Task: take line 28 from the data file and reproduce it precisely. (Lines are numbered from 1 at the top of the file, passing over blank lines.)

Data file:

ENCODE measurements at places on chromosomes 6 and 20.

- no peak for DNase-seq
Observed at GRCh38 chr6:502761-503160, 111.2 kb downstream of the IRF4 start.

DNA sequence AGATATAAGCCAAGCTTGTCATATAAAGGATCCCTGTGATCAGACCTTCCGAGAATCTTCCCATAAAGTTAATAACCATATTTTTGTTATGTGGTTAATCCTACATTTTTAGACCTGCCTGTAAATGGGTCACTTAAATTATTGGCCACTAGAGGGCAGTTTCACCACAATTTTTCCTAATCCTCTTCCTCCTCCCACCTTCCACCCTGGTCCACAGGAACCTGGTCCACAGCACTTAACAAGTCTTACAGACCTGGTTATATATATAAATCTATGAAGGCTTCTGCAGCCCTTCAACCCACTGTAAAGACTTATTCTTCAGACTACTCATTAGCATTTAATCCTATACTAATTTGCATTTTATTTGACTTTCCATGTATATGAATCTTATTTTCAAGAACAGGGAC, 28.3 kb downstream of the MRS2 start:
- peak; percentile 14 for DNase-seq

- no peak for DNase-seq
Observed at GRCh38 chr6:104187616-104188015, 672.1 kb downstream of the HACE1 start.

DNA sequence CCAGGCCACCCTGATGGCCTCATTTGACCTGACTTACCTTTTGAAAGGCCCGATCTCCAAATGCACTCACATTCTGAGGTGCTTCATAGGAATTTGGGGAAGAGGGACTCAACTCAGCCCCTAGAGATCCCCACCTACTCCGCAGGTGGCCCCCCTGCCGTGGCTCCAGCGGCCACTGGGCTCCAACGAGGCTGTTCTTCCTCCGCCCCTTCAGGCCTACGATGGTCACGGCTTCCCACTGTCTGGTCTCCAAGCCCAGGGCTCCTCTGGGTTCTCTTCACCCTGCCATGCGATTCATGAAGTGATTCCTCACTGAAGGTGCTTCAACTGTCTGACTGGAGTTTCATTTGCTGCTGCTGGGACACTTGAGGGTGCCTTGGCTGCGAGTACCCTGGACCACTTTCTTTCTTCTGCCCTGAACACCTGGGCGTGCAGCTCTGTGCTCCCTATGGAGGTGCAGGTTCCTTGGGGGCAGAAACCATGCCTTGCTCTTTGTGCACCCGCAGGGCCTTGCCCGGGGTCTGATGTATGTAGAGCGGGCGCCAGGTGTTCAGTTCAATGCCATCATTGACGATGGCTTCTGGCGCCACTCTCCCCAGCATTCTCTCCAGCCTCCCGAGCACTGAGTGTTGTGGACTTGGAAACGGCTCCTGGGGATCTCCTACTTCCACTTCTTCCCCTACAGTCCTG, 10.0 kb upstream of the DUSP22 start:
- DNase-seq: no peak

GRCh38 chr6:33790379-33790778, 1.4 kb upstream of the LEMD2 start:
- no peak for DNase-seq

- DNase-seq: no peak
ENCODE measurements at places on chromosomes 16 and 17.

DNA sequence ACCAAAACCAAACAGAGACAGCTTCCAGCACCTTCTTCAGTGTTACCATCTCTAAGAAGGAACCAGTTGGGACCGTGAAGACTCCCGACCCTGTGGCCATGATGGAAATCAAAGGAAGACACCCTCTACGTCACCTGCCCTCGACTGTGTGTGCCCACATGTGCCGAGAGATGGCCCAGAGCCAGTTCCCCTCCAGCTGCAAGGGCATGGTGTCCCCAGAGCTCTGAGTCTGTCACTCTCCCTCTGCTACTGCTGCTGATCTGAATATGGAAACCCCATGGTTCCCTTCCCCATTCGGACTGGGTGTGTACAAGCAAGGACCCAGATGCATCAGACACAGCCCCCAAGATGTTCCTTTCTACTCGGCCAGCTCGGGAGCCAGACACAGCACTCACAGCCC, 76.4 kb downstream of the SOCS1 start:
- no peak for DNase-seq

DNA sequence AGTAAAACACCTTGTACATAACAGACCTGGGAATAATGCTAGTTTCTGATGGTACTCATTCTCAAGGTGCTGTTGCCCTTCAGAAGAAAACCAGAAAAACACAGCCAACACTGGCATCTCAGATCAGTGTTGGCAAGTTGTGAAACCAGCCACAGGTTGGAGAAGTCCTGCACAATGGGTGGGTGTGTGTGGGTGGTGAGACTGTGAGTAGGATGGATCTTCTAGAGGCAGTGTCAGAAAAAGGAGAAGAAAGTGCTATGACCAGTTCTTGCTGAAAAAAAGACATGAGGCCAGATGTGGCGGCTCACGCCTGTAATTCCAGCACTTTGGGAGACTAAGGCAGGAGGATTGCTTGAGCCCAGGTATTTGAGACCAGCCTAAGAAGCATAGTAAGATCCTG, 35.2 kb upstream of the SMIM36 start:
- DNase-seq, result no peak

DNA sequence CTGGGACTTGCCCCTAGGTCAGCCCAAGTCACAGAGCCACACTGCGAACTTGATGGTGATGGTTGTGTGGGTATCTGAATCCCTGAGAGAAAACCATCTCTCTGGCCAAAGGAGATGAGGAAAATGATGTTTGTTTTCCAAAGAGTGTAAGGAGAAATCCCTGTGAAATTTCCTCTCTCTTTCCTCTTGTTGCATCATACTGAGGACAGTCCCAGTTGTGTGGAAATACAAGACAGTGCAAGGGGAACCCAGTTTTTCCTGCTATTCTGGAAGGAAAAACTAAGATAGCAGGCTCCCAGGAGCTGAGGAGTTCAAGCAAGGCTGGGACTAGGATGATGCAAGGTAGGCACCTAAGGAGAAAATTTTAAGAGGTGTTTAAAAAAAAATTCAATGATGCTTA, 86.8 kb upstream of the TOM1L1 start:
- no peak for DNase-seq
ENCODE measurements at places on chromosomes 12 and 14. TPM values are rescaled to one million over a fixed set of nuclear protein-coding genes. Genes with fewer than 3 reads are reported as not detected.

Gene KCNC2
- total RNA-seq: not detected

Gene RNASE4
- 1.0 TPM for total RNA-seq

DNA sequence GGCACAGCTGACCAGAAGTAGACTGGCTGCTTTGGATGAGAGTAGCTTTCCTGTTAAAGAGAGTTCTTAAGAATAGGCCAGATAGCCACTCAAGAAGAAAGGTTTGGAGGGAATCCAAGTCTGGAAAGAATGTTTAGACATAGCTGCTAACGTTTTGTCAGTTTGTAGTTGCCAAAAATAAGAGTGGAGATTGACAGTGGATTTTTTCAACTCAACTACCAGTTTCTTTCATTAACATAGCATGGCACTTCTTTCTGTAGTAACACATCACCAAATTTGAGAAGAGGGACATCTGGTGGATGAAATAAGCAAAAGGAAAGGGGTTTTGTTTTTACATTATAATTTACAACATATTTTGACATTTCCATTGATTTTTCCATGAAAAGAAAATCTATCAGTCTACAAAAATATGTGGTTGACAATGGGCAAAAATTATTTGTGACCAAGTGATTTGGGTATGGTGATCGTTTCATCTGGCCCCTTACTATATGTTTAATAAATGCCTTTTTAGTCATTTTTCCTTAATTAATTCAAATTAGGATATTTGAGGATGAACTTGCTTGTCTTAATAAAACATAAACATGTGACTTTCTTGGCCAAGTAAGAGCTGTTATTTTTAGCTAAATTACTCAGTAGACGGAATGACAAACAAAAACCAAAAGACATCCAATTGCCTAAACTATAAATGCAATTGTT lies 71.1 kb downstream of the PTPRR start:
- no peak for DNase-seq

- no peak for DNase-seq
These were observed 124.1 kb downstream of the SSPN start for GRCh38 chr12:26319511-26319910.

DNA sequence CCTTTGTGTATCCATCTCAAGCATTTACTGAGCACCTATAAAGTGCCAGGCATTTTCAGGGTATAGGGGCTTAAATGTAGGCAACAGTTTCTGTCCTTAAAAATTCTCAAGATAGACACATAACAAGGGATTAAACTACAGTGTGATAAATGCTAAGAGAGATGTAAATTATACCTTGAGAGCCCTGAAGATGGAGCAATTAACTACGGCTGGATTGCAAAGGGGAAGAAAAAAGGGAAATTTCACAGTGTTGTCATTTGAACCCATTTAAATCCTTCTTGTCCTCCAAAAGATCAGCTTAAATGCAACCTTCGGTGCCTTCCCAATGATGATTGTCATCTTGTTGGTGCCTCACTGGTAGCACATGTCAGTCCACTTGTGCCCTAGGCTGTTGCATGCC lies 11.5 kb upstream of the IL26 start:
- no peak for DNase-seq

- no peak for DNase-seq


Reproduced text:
These were observed 124.1 kb downstream of the SSPN start for GRCh38 chr12:26319511-26319910.